include the following public product-specific information for each 
ceiling fan basic model: (1) Blade span in inches; (2) ceiling fan 
efficiency in CFM/W; and (3) a declaration whether the fan is a multi-
head ceiling fan.
    For each ceiling fan basic model, DOE also proposes to require 
additional product-specific information, including: (1) Blade edge 
thickness (in), airflow (CFM) at high speed, and blade revolutions per 
minute (``RPM'') at high speed; and (2) for LSSD ceiling fans, the 
distance (in) between the ceiling and the lowest point on the fan 
blades. Manufacturers are already required to determine these values as 
part of the current test procedure for ceiling fans and would be 
required to use these

[[Page 43131]]

values to determine which amended energy conservation standards apply 
to their basic models.
    Further, DOE proposes to require reporting of standby power 
consumption (in watts) for small-diameter ceiling fans. DOE notes that 
standby power consumption is already required to be measured in section 
3.6 of appendix U and is an input into the calculation of ceiling fan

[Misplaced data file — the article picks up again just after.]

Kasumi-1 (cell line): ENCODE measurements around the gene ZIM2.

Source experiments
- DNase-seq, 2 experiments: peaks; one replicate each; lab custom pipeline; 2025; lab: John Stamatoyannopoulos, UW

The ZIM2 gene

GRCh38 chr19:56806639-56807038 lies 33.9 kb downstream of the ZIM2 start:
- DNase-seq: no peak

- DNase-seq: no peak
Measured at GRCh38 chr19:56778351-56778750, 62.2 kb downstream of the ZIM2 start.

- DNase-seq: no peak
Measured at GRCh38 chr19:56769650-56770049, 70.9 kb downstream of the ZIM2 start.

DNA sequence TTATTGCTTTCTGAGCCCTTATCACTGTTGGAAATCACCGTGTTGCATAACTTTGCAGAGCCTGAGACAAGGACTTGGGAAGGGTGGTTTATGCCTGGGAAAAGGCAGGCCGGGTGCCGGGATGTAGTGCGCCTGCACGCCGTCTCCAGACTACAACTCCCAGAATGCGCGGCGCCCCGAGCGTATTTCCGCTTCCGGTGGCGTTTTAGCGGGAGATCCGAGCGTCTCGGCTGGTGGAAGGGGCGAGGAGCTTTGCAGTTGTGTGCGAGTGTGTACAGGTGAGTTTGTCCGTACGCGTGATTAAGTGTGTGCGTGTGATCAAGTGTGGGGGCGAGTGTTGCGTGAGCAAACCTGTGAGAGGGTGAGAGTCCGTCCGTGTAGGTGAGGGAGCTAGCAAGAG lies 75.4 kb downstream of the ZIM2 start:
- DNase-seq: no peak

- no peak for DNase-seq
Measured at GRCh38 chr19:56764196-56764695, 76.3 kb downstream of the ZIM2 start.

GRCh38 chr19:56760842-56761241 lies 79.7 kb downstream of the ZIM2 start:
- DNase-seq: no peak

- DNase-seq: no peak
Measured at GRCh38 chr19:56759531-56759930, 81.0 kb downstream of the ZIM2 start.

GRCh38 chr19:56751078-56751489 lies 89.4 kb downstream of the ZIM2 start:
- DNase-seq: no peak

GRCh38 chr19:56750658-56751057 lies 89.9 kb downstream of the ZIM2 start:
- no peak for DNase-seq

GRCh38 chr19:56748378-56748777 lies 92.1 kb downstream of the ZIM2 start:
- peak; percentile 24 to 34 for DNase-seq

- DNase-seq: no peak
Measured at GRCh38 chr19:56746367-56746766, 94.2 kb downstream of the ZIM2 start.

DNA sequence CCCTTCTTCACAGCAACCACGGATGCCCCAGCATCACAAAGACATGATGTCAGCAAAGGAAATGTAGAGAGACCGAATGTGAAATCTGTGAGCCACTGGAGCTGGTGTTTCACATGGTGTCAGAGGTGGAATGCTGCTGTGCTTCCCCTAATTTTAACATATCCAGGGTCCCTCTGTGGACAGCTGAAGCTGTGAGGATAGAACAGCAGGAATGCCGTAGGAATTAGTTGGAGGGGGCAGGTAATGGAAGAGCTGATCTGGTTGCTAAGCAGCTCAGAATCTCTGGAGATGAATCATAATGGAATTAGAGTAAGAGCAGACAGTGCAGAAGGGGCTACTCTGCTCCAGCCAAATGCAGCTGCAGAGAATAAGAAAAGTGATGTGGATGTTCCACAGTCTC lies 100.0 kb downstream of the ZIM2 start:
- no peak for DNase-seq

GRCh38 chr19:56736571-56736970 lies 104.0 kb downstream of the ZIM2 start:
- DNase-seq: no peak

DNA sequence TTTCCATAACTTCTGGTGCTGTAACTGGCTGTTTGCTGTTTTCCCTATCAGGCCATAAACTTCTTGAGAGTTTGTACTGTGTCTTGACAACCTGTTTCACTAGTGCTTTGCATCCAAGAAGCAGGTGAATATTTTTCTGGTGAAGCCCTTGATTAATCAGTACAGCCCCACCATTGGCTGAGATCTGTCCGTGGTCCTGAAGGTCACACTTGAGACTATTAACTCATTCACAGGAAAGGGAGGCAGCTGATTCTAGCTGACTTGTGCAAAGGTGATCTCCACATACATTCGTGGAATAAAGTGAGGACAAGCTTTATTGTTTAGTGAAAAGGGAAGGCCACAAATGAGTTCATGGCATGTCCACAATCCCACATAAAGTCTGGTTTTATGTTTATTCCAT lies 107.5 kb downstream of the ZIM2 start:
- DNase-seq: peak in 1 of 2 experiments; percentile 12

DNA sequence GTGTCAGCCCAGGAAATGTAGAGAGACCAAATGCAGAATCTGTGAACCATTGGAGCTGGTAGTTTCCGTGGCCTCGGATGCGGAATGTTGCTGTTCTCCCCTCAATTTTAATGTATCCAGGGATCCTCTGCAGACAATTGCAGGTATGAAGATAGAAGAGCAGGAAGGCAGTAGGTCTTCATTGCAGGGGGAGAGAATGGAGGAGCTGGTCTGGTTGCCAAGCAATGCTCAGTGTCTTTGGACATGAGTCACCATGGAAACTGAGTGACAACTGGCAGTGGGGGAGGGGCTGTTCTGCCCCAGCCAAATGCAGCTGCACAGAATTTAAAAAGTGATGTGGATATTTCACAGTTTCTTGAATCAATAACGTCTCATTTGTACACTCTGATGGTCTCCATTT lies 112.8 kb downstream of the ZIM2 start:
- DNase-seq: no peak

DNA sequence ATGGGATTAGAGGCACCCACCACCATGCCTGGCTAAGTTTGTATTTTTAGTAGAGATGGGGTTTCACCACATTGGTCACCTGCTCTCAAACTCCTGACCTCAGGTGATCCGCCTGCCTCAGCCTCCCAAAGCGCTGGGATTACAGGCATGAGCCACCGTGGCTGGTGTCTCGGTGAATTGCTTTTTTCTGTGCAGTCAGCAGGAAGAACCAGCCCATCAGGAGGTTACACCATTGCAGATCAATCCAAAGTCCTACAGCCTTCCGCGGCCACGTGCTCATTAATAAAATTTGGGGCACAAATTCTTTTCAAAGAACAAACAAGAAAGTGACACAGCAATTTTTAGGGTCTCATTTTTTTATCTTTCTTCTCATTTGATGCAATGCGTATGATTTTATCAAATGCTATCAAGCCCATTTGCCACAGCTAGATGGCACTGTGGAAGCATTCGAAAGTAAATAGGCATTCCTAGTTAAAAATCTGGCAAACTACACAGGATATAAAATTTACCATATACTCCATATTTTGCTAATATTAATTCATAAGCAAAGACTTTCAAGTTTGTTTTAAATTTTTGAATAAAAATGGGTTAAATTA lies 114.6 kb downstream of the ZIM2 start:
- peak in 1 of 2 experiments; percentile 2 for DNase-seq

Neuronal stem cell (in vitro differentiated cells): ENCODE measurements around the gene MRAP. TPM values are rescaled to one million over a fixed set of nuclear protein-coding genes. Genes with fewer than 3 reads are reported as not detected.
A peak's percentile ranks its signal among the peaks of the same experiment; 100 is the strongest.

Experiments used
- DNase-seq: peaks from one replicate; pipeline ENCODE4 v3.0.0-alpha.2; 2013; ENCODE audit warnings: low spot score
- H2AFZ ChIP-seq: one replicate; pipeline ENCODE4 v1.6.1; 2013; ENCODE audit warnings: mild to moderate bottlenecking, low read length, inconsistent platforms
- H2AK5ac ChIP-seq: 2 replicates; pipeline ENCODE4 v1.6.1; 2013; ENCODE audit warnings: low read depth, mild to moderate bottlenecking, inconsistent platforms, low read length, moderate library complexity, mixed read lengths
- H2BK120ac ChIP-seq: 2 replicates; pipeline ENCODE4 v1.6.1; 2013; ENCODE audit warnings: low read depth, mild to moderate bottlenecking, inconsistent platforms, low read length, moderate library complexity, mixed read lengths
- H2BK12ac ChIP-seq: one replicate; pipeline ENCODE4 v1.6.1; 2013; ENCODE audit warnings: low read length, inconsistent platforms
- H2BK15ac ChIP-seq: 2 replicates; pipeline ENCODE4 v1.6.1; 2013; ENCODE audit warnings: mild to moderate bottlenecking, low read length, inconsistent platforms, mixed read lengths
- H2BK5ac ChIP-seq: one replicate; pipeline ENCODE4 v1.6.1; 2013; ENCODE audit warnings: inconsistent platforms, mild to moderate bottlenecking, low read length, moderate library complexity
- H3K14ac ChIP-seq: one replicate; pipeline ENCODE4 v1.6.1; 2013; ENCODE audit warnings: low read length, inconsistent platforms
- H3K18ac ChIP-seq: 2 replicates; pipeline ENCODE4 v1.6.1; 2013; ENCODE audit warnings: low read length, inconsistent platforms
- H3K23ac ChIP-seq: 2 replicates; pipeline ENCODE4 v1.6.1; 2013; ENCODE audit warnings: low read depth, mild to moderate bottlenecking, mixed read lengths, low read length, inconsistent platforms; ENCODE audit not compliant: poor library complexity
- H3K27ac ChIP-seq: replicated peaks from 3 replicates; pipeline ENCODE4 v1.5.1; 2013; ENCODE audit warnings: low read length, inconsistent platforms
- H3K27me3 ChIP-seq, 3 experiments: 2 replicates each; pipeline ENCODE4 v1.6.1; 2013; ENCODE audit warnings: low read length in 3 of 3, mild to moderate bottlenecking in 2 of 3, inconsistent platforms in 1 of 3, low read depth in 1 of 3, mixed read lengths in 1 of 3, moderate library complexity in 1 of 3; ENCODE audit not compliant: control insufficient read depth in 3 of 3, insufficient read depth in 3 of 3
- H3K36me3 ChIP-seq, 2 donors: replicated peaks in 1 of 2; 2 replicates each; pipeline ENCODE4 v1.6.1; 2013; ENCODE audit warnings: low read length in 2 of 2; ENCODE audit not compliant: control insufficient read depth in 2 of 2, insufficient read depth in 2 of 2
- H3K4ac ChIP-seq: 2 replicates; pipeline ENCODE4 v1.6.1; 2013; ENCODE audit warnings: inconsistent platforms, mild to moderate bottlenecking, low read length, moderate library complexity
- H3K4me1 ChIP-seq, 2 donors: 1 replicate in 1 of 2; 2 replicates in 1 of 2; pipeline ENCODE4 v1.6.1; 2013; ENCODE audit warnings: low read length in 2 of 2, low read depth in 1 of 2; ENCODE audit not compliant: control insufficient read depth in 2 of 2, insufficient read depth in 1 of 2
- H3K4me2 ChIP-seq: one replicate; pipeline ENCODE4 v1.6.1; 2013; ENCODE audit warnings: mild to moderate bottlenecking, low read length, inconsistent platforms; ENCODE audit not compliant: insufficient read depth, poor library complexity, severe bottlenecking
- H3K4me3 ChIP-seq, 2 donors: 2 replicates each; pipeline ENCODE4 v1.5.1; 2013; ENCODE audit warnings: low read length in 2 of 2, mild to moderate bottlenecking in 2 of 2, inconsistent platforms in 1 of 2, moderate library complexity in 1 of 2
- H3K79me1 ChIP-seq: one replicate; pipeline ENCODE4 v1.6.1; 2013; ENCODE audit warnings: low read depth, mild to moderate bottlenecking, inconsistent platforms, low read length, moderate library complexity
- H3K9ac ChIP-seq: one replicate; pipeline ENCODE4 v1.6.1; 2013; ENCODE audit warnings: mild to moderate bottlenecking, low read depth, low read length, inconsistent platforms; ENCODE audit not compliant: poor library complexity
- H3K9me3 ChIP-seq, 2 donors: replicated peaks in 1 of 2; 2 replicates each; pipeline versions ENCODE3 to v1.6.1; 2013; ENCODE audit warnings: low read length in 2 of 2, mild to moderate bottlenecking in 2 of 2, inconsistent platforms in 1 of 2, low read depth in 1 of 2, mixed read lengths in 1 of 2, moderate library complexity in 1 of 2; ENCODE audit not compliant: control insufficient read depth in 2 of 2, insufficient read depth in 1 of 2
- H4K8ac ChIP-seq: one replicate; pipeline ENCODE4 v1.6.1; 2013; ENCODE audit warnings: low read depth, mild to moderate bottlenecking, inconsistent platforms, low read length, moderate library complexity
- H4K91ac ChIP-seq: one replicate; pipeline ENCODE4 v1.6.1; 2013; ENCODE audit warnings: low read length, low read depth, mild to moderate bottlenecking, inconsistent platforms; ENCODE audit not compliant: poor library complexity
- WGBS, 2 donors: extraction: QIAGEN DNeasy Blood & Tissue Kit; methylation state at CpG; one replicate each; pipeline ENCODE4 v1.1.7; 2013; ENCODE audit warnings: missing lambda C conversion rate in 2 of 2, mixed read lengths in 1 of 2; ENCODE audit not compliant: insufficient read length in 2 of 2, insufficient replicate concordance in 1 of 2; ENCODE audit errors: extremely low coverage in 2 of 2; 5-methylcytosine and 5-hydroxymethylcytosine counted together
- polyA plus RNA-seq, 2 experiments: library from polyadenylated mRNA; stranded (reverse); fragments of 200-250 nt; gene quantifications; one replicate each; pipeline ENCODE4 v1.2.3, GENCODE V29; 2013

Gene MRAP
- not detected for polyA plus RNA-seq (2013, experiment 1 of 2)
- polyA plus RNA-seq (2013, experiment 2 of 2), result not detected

efficiency in section 4 of appendix U. Therefore, DOE determines that 
the reporting of standby power for these ceiling fans will not result 
in an increase in reporting burden for manufacturers.
b. Large-Diameter Ceiling Fan Requirements
    The LDCF product class is identified based on blade span (in) only. 
In addition, consistent with the Energy Act of 2020, LDCFs must now 
meet two separate standards based on the CFEI metric, with one standard 
based on operation of the fan at high speed and a second standard based 
on operation of the fan at 40 percent speed or the nearest speed that 
is not less than 40 percent speed. (See 42 U.S.C. 
6295(ff)(6)(C)(i)(II), as codified) Accordingly, DOE proposes to amend 
the reporting requirements for LDCFs to require reporting blade span in 
inches, CFEI for high speed, and CFEI for 40 percent speed or the 
nearest speed that is not less than 40 percent speed.
c. Rounding Requirements
    DOE proposes amendments to 10 CFR 429.32 to specify that 
represented values are to be determined consistent with the test 
procedures in appendix U and to specify rounding requirements for 
represented values. DOE proposes that manufacturers round any 
represented value of ceiling fan efficiency for small diameter ceiling 
fans, expressed in CFM/W, to the nearest whole number. Additionally, 
for large diameter fans, DOE proposes to specify that any represented 
value of CFEI must be rounded to the nearest hundredth of a CFEI.
    DOE seeks comment on the proposed updated reporting requirements 
for small-diameter ceiling fans and LDCFs.
3. Reporting Costs and Impacts